~ 2 ~
Night was fast approaching, and with it, the imminent danger of the deformed hordes emerging from the shadows, and raping, robbing, killing and torturing their victims. Rourke had a some amount of money in his pocket, not much, but he figured he might be able to convince someone to let him sleep at their place. In the past few hours he had covered a large amount of distance, and he was now only a few miles from downtown. Still, if he had to sleep on the street, he would rather do it away from downtown – downtown still had some police and security presence.
On the street, Rourke saw an older white man sweeping the street outside of a small two story brick shop. Having nothing better to do, Rourke just stood for a moment and looked at this oddity.
“What, you never seen someone sweeping before?” the man asked out of nowhere.
“Never seen? I used to be a janitor.”
“San Diego? Life’s rough down there. I lost a cousin who was a border patrol agent down there during the border wars 15 years ago.”
Rourke was surprised, here were just two older English speaking white men in a sea of brown. He decided to test the waters a bit.
“Yeah, well, the government didn’t do shit about all those illegal Mexicans. Now California basically is Mexico.”
The man lit up slightly upon seeing another white person who understood.
“Yeah, the government didn’t do shit for decades now. All the riots and the immigrants. Who the hell is even in charge anymore?”
Rourke saw an opportunity to possibly exploit this man’s mild positivity by asking him if he could sweep instead.
“I haven’t have anyone ask to help me for no pay in years.”
“Consider it a favor for two lost men in the world.”
And so Rourke swept and mopped and helped clean up the place, while he and the man just chatted about their various ways. The store owner in question was a man named Tim Beaker–a carpenter from Buffalo, New York who had fled the region in the aftermath of the great riot of 2020. Two lost souls, from two different coasts reconnected here, in this formless mass of a city. And so it was time to finally take this mutual assistance to it’s logical conclusion.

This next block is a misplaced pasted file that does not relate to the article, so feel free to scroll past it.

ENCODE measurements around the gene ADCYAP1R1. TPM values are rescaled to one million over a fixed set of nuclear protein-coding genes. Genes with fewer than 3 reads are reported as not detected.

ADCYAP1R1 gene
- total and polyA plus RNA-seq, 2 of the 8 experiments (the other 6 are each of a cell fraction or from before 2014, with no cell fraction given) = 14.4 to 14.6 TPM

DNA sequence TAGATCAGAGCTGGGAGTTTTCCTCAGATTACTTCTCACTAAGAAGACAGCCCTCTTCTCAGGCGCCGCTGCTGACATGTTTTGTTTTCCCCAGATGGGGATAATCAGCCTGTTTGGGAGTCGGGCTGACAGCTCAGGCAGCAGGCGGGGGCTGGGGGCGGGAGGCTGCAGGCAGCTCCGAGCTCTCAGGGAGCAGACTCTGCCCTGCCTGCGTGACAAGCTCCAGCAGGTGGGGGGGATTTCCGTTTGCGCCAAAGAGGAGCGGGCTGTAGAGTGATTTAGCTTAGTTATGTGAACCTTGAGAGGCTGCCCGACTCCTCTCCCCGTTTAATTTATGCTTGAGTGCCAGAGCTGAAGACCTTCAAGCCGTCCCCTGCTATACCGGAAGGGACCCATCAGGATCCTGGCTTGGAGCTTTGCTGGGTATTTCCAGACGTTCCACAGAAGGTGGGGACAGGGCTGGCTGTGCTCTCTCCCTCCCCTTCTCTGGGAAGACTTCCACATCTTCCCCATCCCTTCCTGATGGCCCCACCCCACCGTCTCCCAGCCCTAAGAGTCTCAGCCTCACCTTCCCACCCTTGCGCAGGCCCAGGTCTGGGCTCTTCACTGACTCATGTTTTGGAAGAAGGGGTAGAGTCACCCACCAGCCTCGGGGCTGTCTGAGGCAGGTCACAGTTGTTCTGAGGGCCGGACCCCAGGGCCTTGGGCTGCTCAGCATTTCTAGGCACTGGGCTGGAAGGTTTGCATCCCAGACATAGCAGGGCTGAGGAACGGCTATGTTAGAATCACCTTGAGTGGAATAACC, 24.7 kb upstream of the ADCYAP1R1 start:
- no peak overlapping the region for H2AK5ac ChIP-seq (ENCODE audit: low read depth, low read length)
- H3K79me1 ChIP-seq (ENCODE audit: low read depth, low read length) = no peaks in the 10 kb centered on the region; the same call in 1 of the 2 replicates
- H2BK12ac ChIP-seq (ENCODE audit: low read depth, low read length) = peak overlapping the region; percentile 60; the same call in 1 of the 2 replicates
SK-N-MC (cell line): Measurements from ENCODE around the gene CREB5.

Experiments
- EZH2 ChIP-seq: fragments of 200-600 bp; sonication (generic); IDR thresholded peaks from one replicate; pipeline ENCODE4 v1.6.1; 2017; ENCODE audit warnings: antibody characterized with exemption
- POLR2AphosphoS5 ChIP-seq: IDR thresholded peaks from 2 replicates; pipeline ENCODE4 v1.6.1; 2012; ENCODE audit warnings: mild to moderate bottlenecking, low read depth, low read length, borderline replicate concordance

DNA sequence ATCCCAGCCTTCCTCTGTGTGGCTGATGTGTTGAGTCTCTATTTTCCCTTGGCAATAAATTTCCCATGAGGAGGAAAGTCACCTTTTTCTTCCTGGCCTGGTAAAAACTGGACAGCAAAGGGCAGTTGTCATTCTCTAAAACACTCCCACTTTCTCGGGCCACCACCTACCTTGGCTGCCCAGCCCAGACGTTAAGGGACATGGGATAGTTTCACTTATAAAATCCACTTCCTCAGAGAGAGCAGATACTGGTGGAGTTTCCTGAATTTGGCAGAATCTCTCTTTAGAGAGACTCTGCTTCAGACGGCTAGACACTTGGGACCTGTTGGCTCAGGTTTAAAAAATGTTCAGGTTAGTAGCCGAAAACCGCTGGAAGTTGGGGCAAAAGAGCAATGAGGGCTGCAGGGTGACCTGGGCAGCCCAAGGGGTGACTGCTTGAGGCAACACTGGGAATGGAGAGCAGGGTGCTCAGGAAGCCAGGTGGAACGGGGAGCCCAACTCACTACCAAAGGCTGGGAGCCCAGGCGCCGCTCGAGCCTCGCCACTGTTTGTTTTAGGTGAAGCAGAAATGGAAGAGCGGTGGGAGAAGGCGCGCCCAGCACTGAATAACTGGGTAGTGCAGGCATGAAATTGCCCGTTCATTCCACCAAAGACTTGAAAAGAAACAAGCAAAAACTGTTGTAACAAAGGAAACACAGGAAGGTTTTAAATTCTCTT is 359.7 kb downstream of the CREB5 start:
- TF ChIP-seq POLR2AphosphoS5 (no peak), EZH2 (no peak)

“Do you know anywhere that is cheap I could sleep tonight?”
Tim just smiled and asked “You don’t have anywhere to go, do you?”
“I guessed as much. Let me guess, you just helped me to see if I would help you?”
Rourke froze with a sort of shame for a second, Tim saw right through him. He laughed.
“Relax, I still appreciate the help. Really you and me are just two white privileged scum in a melting pot of a city. You help me and I help you, if you want, you can sleep in the back room tonight, just don’t touch anything.”
Rourke accepted the offer, and shortly he found himself sleeping on a very old mattress without blankets or a pillow in a small storage closet.
19 May 2045
The morning was damned hot already–another early heat wave this year. Luckily, Tim still had a old small window mounted air conditioner from the 1980s. Sadly it didn’t work well, even with new parts and freon, so the temperature dropped from an awful 95 degrees to a more bearable 80 degrees. Rourke woke up a bit distraught–he lucked out tonight, but could he get anywhere else in this city to sleep? Tim had seen right through him. Rourke decided to go upfront and test the waters.
Tim was standing at the front counter in a stained white t-shirt and some brown shorts.
“Good morning” Tim asked.
“Morning. I figure you want me out of here?”
“Not quite. I’m not really angered–the fact you didn’t rob me blind was good enough for me. And at any rate, let’s just cut the bullshit. I’m not a corporate human resources department.”
“Well, do you know of any places around here that offer some work?”
“Unless you happen to be an electrical engineer who could work at Boeing, I don’t know of any place around that’s hiring for people like you.”
Rourke just stood there for a moment contemplating his sad existence. Finally Tim intervened
“You look pretty down. Believe me, I have been there and done that. Got kicked out of Buffalo, had to deal with a divorce. We’ve all been there. I am willing to help a fellow man out, at least a bit. Look, I got this small closet in the back. It isn’t much, but if you are willing to help with some tasks around here, I’ll let you sleep in it for as long as you need. Just as long as you provide your own food, I have no problem helping a brother out.”
Even if Rourke had tried in a benign way to exploit Tim, the sentiment was genuine. In a brown pool, there were some of the last practical white men left, and there was a sense of connection, a sense of “us” that existed no matter the economics.
Surely now, Rourke would have to find a way to make some real money.